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On our windows 2003 domain, with XP clients, we have started seeing routes appearing in the routing tables on both the servers and the clients. The route is a /32 for another computer on the domain. The route gets added when one windows computer connects to another computer and needs to authenticate.

For example, if computer A with ip 10.0.1.5/24 browses the c: drive of computer B with ip 10.0.2.5/24, a static route will get added on computer B like so:

dest     netmask         gateway  interface
10.0.1.5 255.255.255.255 10.0.2.1 10.0.2.5 

This also happens on windows authenticated SQL server connections. It does not happen when computers A and B are on the same subnet.

None of the servers have RIP or any other routing protocols enabled, and there are no batch files etc setting routes automatically.

There is another windows domain that we manage with a near identical configuration that is not exhibiting this behaviour. The only difference with this domain is that it is not up to date with its patches.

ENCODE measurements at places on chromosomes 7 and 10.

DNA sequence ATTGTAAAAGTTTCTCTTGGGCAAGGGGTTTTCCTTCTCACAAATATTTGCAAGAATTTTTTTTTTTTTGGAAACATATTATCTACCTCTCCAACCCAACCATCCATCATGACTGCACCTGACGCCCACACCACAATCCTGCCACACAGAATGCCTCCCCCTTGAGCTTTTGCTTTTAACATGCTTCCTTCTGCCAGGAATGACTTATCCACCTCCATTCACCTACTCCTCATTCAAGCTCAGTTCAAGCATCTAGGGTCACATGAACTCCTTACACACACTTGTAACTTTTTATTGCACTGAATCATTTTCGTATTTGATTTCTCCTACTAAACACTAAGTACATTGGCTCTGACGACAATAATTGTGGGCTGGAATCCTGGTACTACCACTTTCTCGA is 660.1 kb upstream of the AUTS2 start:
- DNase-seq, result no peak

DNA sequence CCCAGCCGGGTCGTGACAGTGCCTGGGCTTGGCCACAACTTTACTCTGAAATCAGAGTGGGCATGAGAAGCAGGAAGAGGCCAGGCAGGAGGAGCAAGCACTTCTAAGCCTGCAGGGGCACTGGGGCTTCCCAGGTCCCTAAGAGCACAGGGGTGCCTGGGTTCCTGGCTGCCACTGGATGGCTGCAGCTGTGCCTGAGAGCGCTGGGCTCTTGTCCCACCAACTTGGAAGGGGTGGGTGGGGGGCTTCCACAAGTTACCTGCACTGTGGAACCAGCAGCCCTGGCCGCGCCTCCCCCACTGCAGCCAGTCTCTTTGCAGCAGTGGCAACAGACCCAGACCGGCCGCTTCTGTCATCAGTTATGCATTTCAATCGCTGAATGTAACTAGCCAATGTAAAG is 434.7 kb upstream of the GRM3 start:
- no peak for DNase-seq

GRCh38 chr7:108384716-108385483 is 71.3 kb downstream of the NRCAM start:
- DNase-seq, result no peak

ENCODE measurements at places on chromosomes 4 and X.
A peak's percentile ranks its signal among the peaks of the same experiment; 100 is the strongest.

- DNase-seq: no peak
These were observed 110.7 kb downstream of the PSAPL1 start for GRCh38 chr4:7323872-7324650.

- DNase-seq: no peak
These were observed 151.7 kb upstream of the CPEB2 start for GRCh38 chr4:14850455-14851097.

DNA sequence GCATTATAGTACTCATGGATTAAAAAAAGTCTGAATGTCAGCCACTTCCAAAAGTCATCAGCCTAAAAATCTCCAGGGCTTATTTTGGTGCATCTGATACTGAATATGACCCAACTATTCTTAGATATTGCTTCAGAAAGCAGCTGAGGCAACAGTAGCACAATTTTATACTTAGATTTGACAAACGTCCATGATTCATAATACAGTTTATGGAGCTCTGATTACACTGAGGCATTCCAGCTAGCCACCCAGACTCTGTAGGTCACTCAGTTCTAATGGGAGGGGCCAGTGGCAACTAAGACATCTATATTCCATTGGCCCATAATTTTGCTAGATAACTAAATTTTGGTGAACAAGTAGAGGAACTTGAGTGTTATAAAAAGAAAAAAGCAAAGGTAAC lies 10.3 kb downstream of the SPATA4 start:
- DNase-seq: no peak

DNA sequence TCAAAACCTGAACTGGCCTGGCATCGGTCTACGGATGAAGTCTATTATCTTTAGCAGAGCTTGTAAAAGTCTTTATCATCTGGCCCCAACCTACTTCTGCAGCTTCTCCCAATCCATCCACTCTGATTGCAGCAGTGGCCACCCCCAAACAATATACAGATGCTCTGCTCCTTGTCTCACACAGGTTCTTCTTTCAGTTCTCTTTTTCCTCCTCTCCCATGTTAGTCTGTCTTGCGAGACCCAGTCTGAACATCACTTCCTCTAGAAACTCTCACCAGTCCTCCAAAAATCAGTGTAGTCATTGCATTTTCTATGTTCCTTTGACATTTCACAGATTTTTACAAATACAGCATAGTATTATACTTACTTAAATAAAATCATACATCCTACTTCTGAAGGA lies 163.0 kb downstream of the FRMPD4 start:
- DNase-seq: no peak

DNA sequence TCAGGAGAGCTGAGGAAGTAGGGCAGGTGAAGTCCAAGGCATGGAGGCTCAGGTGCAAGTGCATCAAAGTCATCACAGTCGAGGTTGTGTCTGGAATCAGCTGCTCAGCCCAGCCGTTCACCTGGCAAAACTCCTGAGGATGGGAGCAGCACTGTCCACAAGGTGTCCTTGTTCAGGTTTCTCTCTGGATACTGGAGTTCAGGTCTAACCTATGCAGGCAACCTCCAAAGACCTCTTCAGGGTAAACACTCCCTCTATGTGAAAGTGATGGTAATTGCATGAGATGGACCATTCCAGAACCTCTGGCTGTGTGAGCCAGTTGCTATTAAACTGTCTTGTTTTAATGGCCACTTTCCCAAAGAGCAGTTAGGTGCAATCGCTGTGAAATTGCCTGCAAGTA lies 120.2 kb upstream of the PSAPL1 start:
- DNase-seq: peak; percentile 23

Is this meant to be happening? Has anyone else seen this? Why is it needed when I have perfectly good default gateways set on all the computers on the domain?!

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1 Answer

Is your default router routing all the traffic? or is there another router for the second network? In the latter case, your default router will send the route back to the client(your system) via a ICMP redirect or similar http://en.wikipedia.org/wiki/ICMP_Redirect_Message

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Good thought. But each subnet has only one gateway. We wiresharked the traffic on the "B" computer just now to make sure and it did not show any icmp traffic other than echo. –  simon Mar 22 '12 at 11:47
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